Army Leaders to Be Briefed on Findings from Household Goods Shipment Study

Military families hoping to see an increased maximum weight allowance for household goods shipments will need to wait a little longer for any announcement, Army officials said Tuesday.

The Army launched a cost-benefit analysis of household goods shipments and overages last year, looking at weight utilization, overages and fines. The service sorted the data by demographics, including across rank, family size, family income and other metrics, to determine whether the current weight limits should be adjusted or overage charges reduced or eliminated.

Results and recommendations are being presented to senior leadership across the military services, according to Maj. Gen. Michel Russell, director of operations in the Office of the Deputy Chief of Staff, G-4.

He declined to disclose the recommendations or say whether he thought they would be adopted during a call with reporters Tuesday.

Read Next: Here’s What it Costs to Keep US Troops in Japan and South Korea

“We have done the analysis, we are going to start briefing the analysis, and then from [there], we will determine what are the best courses of action,” Russell said.

Last October, during a meeting of the Association of the United States Army, Russell said he hoped a decision would be made before the 2021 military moving season, which runs from roughly mid-May through the beginning of August.

He said discussing any recommendations would be “very predecisional” and “may not be where we go.”

“When you make changes that affect joint travel regulations, it’s not a single service that can affect the change. It’s a process. You have to have the other services be in agreement, or at least have a quorum in agreement,” Russell said.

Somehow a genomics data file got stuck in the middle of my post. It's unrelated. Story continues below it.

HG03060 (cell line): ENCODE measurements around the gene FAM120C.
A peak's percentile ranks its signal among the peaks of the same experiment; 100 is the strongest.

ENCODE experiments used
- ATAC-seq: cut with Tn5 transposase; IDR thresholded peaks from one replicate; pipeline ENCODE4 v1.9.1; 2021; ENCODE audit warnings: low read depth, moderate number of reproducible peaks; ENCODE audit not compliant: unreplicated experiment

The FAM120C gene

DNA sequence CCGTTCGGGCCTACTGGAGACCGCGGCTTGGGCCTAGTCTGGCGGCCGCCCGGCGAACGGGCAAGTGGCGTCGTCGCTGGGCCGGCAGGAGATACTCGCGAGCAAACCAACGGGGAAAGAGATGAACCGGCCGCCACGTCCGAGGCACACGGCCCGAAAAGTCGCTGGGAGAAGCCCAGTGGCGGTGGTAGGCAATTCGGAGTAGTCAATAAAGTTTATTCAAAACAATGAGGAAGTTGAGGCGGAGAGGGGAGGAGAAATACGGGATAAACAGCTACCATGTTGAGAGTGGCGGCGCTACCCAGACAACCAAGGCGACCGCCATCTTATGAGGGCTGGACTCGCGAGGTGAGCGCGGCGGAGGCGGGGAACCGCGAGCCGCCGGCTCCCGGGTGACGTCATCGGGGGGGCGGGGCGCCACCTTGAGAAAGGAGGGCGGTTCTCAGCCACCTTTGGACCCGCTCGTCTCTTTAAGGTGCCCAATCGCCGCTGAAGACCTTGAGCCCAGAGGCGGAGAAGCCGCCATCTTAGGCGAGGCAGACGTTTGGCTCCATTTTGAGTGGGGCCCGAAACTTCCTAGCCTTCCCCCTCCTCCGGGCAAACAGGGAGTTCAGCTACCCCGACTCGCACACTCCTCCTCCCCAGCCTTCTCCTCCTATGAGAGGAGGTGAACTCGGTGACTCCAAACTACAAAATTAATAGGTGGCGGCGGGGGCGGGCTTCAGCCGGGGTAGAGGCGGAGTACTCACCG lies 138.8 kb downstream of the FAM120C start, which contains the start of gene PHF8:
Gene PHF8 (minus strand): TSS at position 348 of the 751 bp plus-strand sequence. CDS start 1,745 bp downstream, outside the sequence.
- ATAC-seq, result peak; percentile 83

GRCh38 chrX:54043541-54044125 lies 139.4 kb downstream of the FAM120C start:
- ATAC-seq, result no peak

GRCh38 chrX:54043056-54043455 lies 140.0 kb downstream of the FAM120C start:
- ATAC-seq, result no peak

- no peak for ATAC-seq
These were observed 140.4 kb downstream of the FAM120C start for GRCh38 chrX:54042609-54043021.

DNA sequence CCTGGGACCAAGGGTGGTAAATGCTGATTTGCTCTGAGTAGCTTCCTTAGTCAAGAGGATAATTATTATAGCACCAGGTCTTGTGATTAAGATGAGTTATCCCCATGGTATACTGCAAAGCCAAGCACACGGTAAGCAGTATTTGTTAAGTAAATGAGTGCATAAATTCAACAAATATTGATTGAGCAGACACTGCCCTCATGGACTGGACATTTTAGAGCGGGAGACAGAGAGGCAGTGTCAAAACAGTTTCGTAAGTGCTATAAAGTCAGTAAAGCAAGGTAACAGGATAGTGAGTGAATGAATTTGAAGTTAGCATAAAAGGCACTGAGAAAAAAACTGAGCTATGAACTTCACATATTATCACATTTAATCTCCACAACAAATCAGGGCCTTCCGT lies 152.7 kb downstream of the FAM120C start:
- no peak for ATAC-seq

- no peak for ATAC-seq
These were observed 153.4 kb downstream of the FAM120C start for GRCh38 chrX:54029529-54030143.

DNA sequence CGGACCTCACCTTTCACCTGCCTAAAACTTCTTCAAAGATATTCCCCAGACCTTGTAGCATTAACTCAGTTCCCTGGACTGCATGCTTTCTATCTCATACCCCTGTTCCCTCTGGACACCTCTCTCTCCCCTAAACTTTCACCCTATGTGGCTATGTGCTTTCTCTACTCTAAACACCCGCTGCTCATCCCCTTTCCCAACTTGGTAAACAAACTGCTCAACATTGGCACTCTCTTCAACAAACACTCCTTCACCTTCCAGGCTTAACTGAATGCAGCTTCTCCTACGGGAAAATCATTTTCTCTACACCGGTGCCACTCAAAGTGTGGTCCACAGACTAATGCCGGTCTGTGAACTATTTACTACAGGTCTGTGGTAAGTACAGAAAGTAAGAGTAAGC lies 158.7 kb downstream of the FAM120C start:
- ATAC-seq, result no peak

Service members are allotted a certain amount of weight for their household goods shipments based on rank and family size. The amounts range from 5,000 pounds for a single E-1 to 18,000 pounds for an officer the rank of colonel or captain and above, with or without a family.

Members who go over their allowance may face thousands of dollars in fines based on the overage amounts.

No significant changes have been made to the weight allowance for military families since 2008, when military spouses were allotted 500 pounds for professional books or equipment that didn’t count against their families’ allowance.

Russell did not rule out the possibility that changes to the weight limits could come before the PCS season starts in less than two months.

Pointing to a change made last year to raise the reimbursement amount for “do-it-yourself moves” from 95% to 100%, Russell said the Army could choose to raise weight allowances in a temporary change that later would be made permanent.

Roughly 72,000 soldiers and families moved last year — a smaller than anticipated number due to the COVID-19 pandemic. The service expects that 90,000 will PCS in 2021. To ease the process, the service has set a goal of issuing orders 120 days before the date of check-in at a new duty station and it has created an Army Relocation Advisory Committee made up of Army leadership and a couple of family members, to provide insight and advice on Army moves.

Officials are encouraging service members to use a new Army-developed PCS app that contains resources and references for moves “all in one place,” Russell said.

According to Russell, the app has been downloaded 13,000 times.

The Army performed quality assurance inspections on 95% of moves in 2020 and plans for the same level of scrutiny in 2021, he said.

“Chief of Staff of the Army Gen. [James] McConville has a people philosophy and a quality-of-life campaign, and he has made the household goods experience an integral part of how he will retain talent and improve the household goods experience for our families and service members,” Russell said.

— Patricia Kime can be reached at Follow her on Twitter @patriciakime.

Related: Travel Restrictions Now Lifted at More than Half of US Military Bases

Show Full Article

© Copyright 2021 All rights reserved. This material may not be published, broadcast, rewritten or redistributed.

Source link